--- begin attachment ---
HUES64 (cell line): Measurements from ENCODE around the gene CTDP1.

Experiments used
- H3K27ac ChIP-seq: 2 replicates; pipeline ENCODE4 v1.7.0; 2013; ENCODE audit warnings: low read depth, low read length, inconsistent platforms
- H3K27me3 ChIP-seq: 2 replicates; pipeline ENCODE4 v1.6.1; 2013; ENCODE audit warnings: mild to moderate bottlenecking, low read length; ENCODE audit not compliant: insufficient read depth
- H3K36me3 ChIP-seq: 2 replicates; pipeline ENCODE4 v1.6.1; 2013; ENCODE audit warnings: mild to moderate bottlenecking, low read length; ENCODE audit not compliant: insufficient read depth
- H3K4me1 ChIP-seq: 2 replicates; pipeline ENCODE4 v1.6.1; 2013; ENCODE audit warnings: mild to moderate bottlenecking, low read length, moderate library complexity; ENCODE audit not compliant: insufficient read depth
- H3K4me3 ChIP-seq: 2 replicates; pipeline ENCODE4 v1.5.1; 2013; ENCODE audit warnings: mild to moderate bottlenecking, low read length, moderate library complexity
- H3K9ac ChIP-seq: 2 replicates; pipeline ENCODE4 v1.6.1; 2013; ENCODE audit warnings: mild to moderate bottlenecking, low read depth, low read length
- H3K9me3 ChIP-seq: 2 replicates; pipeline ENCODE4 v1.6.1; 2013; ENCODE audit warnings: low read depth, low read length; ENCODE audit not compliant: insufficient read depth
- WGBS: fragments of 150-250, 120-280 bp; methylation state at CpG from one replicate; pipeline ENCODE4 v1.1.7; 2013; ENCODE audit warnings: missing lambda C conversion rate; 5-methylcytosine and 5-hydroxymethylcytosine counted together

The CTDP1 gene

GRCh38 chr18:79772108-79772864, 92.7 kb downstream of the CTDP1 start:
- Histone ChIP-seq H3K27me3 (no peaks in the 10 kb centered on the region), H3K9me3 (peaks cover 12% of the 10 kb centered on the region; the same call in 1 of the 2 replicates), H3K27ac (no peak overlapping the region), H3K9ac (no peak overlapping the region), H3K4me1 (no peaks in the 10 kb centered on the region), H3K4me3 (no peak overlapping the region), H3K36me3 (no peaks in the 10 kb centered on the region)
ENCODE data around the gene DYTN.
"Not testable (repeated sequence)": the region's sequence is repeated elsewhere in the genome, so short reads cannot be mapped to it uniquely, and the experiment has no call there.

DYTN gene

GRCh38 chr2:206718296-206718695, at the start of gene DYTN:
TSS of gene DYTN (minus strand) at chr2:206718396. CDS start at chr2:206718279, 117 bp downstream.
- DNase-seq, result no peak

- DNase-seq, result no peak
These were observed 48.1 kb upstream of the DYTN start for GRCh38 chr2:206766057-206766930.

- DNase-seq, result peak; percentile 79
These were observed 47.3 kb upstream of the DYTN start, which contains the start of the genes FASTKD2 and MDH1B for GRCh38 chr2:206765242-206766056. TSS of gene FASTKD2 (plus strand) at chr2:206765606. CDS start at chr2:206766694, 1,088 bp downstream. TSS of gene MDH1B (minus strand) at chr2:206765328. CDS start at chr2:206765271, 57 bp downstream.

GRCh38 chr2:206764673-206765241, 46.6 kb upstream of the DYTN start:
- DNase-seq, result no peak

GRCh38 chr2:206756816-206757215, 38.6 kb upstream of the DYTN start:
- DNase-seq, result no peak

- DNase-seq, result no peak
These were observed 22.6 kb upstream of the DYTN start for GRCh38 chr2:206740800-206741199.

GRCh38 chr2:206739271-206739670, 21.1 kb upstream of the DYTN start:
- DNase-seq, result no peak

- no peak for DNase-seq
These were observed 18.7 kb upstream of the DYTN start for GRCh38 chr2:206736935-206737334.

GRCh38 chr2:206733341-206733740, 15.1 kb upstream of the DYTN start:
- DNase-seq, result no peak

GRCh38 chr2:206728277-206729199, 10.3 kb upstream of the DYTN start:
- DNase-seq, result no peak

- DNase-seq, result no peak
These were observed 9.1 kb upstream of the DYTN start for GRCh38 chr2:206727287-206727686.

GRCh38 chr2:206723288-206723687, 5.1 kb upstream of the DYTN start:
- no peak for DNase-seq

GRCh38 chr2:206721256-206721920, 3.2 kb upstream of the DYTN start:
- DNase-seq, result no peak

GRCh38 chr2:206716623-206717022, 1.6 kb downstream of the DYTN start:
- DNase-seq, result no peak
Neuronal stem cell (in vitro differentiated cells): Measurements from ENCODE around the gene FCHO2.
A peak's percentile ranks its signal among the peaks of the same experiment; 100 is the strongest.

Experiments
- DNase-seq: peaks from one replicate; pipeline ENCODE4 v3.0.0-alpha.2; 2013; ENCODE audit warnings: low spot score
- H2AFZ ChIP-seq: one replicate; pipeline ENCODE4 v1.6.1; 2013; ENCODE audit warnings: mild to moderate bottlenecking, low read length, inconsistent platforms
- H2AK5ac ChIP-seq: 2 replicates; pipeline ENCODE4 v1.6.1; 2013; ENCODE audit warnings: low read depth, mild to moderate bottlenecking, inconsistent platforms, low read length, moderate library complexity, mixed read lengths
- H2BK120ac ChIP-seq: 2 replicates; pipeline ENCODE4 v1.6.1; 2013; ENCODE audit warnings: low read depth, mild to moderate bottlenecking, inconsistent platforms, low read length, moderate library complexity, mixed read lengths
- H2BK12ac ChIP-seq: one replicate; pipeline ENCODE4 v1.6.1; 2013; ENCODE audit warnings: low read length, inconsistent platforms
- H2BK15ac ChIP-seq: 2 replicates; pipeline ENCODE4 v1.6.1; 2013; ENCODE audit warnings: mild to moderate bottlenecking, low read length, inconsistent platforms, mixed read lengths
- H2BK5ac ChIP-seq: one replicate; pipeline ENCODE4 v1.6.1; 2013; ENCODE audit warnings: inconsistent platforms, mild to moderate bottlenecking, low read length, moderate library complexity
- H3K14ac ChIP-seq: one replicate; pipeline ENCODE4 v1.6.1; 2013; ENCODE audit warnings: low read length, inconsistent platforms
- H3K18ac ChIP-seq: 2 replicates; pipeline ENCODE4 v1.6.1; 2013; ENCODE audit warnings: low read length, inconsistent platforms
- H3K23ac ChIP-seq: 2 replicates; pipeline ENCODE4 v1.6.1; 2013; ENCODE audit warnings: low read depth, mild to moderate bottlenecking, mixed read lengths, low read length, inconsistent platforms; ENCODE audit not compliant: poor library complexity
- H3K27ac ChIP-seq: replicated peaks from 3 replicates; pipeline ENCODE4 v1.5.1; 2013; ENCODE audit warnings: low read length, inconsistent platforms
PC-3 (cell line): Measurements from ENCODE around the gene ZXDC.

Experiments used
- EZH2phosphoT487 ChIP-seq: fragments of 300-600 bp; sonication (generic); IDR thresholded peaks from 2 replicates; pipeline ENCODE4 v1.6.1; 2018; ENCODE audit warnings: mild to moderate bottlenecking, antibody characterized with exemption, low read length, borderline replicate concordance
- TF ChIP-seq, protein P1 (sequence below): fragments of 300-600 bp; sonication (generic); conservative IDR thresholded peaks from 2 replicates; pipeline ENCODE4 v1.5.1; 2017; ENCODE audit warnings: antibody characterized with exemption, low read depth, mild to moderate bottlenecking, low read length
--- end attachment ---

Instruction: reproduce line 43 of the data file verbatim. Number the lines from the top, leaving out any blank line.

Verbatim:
- DNase-seq, result no peak